No specific link of the golf swing can be singled out as more important than any other. Your swing is only as strong as your weakest link, however. During the golf swing, the transfer of energy and power from the lower body to the upper body is the most pivotal link and the most common weakness observed in recreational golfers.
The role of the trunk musculature in the golf swing is much like the role of the crankshaft in automobile performance. Just as the crankshaft turns power created by the pistons into torque at the drive wheels, the trunk musculature turns power created by the lower body into torque at the upper body, which in turn creates club head speed. With maximum energy transfer comes maximum power.
During a right-handed golfer's backswing, the hip and shoulder segments rotate clockwise around the orientation of the spine. As this occurs, trunk musculature that connects the hip and shoulder segments begins to load as a result of the coiling action.
This is important because the energy stored in the muscles during the loading process will help accelerate the shoulders during the swing. Even more important, however, is the dynamic interaction of the hip and shoulder segments. In other words, it is not just how much coil, but the timing and sequence that creates maximum power.
Maximum power is generated in the golf swing when the action of the lower body generates a counterclockwise acceleration of the hips around the axis of the spine. The hip segment accelerates first, creating a dynamic loading of the trunk musculature.
The shoulder segment then follows the lead of the hip segment in a counterclockwise direction and accelerates. At this time the hip segment begins to decelerate. This action passes energy to the trunk as these muscles contract to accelerate the shoulder segment. The result is the creation of power and rotational speed of the shoulders, about double that of the hips.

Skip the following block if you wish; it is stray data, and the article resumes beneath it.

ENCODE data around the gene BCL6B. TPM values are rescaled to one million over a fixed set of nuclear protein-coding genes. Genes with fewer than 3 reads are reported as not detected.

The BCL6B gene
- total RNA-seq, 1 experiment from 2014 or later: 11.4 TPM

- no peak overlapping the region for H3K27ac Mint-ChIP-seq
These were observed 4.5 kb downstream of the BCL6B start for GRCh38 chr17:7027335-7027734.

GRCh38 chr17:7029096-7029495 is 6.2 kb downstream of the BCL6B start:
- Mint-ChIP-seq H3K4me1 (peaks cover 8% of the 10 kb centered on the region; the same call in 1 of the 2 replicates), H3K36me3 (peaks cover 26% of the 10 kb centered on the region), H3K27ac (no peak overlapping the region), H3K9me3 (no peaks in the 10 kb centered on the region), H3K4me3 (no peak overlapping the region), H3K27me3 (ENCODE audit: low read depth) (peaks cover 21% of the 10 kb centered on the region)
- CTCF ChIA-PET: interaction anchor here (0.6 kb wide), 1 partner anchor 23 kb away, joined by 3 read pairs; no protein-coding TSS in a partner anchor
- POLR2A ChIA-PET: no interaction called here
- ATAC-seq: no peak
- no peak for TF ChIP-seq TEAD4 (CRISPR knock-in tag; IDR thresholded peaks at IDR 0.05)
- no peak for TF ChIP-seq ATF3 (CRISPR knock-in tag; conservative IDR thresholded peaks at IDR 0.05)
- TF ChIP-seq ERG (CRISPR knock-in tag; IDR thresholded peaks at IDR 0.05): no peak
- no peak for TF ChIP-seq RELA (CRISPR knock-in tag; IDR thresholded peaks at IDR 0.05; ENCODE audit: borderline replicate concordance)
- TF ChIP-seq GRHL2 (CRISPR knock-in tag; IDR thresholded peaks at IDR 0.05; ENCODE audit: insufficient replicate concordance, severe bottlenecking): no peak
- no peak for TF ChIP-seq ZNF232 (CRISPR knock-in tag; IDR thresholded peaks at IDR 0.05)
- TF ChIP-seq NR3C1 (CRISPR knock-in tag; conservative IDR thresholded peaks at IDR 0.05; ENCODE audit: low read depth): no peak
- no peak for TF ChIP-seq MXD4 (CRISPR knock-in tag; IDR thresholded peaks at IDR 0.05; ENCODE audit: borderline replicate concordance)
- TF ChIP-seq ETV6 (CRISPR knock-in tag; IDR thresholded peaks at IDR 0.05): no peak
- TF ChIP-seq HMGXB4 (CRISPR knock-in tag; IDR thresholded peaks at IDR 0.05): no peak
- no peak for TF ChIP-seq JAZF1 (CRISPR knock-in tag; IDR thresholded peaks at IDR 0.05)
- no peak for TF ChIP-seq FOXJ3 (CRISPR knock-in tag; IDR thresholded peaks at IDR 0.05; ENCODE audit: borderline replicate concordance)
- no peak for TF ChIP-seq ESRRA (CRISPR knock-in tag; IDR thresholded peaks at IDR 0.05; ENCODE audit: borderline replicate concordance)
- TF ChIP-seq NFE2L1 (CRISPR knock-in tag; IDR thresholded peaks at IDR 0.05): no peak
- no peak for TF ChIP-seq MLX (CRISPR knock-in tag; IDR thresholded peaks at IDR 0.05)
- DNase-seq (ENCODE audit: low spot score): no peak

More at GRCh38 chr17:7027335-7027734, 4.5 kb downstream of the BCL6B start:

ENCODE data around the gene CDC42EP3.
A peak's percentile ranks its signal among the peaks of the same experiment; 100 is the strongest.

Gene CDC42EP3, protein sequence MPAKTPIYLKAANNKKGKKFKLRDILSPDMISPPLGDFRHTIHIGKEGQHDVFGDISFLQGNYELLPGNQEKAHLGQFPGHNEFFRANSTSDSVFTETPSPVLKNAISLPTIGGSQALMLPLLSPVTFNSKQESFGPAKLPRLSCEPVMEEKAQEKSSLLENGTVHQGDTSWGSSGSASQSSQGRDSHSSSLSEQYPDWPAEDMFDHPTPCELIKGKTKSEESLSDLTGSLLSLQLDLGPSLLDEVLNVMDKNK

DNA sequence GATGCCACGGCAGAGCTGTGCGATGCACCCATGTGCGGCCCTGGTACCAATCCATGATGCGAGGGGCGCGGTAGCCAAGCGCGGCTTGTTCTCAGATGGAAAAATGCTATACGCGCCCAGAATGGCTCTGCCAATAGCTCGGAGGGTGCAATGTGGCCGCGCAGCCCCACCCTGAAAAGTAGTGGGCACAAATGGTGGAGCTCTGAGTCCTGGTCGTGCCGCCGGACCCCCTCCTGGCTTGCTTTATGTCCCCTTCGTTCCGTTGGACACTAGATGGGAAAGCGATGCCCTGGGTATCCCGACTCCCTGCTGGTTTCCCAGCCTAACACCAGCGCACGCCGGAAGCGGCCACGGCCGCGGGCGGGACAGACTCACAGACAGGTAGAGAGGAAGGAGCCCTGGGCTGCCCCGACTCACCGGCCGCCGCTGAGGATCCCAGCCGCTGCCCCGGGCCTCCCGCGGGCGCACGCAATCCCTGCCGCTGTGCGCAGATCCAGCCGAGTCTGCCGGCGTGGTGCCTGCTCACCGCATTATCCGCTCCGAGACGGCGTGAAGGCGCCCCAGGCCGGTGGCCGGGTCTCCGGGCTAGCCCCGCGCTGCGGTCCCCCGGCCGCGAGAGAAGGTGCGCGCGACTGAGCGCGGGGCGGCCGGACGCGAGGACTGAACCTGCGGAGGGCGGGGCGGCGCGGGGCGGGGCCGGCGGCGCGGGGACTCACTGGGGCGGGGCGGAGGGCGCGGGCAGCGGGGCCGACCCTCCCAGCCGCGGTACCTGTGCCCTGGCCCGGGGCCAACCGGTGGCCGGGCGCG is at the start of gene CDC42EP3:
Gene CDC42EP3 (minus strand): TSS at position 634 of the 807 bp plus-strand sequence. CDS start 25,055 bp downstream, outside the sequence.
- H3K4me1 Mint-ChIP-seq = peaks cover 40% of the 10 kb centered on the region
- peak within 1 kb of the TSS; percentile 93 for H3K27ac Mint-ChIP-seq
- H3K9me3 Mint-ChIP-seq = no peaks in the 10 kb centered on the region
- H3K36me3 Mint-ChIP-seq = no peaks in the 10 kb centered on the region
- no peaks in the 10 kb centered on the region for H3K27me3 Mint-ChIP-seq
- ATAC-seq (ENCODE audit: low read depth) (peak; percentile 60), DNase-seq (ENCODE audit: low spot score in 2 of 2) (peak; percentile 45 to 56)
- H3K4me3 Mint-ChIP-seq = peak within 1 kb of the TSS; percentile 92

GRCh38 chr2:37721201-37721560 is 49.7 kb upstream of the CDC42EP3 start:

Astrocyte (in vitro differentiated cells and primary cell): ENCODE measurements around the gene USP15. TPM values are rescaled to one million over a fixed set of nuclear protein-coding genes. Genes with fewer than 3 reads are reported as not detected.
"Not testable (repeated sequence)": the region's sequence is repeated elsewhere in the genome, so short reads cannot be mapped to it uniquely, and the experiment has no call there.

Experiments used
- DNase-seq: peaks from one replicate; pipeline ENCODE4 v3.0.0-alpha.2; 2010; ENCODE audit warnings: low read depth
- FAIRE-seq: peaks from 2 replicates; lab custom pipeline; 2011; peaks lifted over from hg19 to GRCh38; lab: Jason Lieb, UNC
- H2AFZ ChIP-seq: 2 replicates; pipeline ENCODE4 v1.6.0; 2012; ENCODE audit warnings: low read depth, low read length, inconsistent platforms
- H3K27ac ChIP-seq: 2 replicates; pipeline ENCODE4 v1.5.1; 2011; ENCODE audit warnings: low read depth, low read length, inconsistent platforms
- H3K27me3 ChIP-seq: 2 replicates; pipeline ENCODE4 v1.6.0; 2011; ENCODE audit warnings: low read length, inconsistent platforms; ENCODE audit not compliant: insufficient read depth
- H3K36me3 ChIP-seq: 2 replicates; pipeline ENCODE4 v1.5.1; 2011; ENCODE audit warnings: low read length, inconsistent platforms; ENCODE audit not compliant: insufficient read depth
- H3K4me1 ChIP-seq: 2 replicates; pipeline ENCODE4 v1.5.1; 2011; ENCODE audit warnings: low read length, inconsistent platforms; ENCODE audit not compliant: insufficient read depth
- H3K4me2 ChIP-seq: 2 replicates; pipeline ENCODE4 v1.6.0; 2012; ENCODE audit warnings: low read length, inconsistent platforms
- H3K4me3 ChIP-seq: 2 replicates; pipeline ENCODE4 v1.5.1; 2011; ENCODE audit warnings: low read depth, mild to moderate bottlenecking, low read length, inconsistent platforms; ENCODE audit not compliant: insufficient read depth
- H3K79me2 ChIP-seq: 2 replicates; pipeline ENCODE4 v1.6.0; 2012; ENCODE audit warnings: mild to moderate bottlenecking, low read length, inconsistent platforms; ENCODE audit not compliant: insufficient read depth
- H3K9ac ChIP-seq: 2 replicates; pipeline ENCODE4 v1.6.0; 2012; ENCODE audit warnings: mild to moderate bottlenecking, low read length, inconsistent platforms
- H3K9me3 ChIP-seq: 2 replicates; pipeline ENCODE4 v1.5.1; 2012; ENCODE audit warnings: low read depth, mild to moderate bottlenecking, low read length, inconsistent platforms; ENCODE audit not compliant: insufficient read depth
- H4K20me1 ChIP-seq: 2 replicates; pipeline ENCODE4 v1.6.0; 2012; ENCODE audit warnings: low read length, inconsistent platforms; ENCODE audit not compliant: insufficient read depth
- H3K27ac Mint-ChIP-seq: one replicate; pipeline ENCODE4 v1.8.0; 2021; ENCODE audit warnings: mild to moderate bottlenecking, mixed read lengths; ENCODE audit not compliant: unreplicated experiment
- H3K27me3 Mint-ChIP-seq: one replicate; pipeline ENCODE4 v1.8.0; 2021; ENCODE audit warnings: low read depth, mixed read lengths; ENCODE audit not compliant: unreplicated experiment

The two most common breakdowns in transferring energy from the lower body to the upper body originate with the hip segment. The first of these is called sliding hips, which occurs when the hips move laterally to the left without rotating. No rotational speed is created. This actually diminishes energy that can be passed to the upper body.
In many cases sliding hips also indicate an excessive spine tilt. When the spine tilts, muscles that work to rotate the segments around the axis of the trunk become asymmetrical in that one side shortens and the other side lengthens.
This asymmetry causes inefficient generation of power and can increase stress on the low back and joint structures. The second problem is called spinning hips, which occurs when the golfer forces the hip segment through the swing too quickly. This creates an excessive lag between the lower body and the upper body, and the upper body typically does not catch up.
The trunk musculature therefore is unable to pass energy created by the hip segment rotation to the shoulder segment rotation, which means lost power and slower club head speed.
The desired interaction between hip segment rotation and trunk segment rotation occurs in perfect sequence during the optimal swing. The key to this coordinated action .is a high level of strength and flexibility through the trunk area, especially the muscles that contribute to trunk stabilization and rotary movements.